Subsequent transactions are easy. If the buyer has available credit, the order is approved. The buyer pays nothing. The seller pays eCredible a certain number of basis points on each transaction. The fee is based on transaction size, industry, geography, payment terms, and the buyer’s creditworthiness—essentially, on the risk eCredible calculates that it is taking.

Using the eCredible package, sellers can outsource the credit and collection process, as well as transfer most of the credit risk. Leijdekker admits that he often pitches the product to CFOs as a way to downsize their credit departments, while assuring credit managers that it will free them from busywork to concentrate on strategic issues.

ECredible has been doing live transactions in Europe since June 2000 and now has three live customers in the United States, with two more in the pipeline. The service is up and running, but the jury is still out on whether it will become popular.

EarthKing Inc., provider of an online marketplace for construction and mining equipment and a subsidiary of Terex Corp. of Westport, Conn., is about to launch a joint venture with Equipment Sales & Service to create a little sister, ECredible will handle credit and collection for the parts exchange. It will qualify buyers immediately and advance them a line of credit. Acting as a virtual distributor, will then extend standard 30-day terms to the buyers and ship the parts. Collection will be handled by eCredible, however. If payment is not received by within 60 days, eCredible will buy the receivable at a discount. “Our total exposure will be that 10 percent to 20 percent discount,” says Patrick Carroll, EarthKing’s vice president for business development and general manager of capital equipment.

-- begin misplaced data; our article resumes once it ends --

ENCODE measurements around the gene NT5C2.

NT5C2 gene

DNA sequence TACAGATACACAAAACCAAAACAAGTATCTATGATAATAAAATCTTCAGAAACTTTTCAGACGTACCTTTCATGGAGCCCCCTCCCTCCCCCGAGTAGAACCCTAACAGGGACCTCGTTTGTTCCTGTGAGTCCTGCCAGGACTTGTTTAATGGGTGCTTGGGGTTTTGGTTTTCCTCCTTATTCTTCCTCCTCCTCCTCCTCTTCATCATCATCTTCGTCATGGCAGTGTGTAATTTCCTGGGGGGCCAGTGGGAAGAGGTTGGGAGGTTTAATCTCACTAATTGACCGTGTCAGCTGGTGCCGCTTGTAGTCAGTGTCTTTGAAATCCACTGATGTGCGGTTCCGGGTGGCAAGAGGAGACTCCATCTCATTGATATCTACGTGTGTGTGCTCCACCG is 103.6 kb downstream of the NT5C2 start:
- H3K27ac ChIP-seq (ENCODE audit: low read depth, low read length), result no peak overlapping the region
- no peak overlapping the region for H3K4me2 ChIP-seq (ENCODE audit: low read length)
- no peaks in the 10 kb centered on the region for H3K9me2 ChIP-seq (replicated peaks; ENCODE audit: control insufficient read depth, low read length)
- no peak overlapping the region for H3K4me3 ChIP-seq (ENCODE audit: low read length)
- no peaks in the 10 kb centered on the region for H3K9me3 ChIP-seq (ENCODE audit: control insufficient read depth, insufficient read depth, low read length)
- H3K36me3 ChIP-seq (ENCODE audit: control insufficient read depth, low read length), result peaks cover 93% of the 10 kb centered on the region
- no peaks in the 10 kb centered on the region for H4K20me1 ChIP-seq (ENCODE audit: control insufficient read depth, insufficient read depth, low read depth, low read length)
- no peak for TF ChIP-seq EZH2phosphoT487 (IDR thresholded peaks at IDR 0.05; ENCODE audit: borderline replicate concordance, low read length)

ECredible is also working with Winery Exchange Inc., a Novato, Calif., provider of technology to the wine industry, on an online grape auction space. Would-be buyers can apply to eCredible online in advance for a line of credit. When the auction occurs, buyers will be able to use their line of credit to bid on grapes, and the transaction will settle at harvest time, says Peter Byck, president and chief executive officer of Winery Exchange. ECredible will pay the seller when the grapes are shipped, take ownership of the receivable at that time, and collect from the buyer according to the terms of the contract. For this service, Winery Exchange will pay eCredible a percentage of each transaction.